Staying the course with your business's strategy in the face of uncertainty

 When a crisis occurs, making the right choices for your business is essential. This means having a strategy that will allow you to survive and thrive in difficult times. The unexpected nature of the Covid-19 pandemic resulted in severely impacted economies across the globe. It forced large and small businesses, almost overnight, to question the strength of their business strategies as it demanded industry norms and consumer preferences to shift at an unprecedented rate. Not everyone coped, and now that the dust has finally settled and we’ve attained this post-pandemic normality– we find it quite telling to see what the most successful businesses during the pandemic have had in common.

At Step Advisory, we have built an understanding and appreciation for what it takes to develop a business strategy that can weather any storm. Like every business, the pandemic put our strategy to the test. However, we’re standing on the other side now, grateful to have weathered the storm. Our strategy, and our clients’ strategies, are shaped on the understanding that there are three fundamental tenets to ensure that your business strategy positions you perfectly to crest the wave of the next crisis and land successfully on the other side. These tenets are:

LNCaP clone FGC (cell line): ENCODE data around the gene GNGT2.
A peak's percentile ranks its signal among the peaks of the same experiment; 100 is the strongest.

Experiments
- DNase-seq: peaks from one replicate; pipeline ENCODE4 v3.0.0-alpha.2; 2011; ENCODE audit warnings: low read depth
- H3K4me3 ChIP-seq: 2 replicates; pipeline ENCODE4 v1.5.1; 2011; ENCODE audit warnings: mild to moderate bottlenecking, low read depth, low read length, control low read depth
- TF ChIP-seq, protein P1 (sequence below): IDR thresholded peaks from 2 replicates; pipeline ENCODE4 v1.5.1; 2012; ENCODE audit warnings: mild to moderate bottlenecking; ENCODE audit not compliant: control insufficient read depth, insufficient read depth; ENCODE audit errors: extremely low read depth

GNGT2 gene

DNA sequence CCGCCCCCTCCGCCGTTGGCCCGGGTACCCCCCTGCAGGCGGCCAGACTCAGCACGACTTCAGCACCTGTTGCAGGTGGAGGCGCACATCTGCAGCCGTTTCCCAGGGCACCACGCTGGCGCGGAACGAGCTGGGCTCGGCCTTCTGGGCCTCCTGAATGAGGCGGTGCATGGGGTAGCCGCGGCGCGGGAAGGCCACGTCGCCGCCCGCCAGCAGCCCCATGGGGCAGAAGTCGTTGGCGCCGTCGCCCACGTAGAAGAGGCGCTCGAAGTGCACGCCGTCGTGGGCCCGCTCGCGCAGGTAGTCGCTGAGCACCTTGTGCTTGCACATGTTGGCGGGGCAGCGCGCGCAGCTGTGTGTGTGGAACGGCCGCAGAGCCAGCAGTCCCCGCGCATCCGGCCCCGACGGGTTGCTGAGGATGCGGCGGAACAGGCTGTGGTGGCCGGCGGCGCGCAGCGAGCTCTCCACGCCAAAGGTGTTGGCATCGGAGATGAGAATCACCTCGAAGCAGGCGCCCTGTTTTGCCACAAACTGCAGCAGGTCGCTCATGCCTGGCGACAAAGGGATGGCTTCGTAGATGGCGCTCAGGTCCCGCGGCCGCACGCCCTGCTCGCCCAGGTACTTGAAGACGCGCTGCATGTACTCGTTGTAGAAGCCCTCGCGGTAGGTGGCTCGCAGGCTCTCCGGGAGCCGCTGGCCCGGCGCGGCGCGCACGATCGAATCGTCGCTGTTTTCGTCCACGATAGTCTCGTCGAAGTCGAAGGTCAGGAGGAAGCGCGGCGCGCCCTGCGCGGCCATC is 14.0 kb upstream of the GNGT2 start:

business strategy

The key to success? Create a differentiated, robust identity for your business and seldom deviate

1. Know who you are 

A good business strategy is understanding what differentiates you and taking every opportunity to drive home that fact. Differentiation lies in how an organisation executes its strategy, not the strategy itself. What does this mean? A well-developed purpose and vision statement acts as a strategic North Star, guiding an organisation’s future ambitions; through execution principles, a business crafts its identity and differentiates itself in the market. In other words, for your business strategy to be crisis-ready, it is critical to clearly understand how you authentically execute against strategy and to seldom deviate from this.

James Allen, a leading global corporate strategist and co-author of Repeatability, calls these execution principles non-negotiables. Allen suggests that in a typical organisation, only 40% of employees can identify its strategy and execution principles, while successful organisations embed these non-negotiables into critical, front-line routines. This embedding within the front-line ensures that strategies succeed where they are most likely to fail – with customers. 

An excellent example of non-negotiables proving to be a distinct point of difference from competition is Apple. Whilst Apple’s overarching vision “to make the best products on earth, and to leave the world better than we found it” is not too dissimilar from competitor Samsung’s “to inspire the world with our innovative technologies, products, and design that enrich people’s lives and contribute to social prosperity by creating a new future”. Apple has succeeded in ensuring that its non-negotiable of “insanely great products” lies front and centre of their employees and, thus, their customers.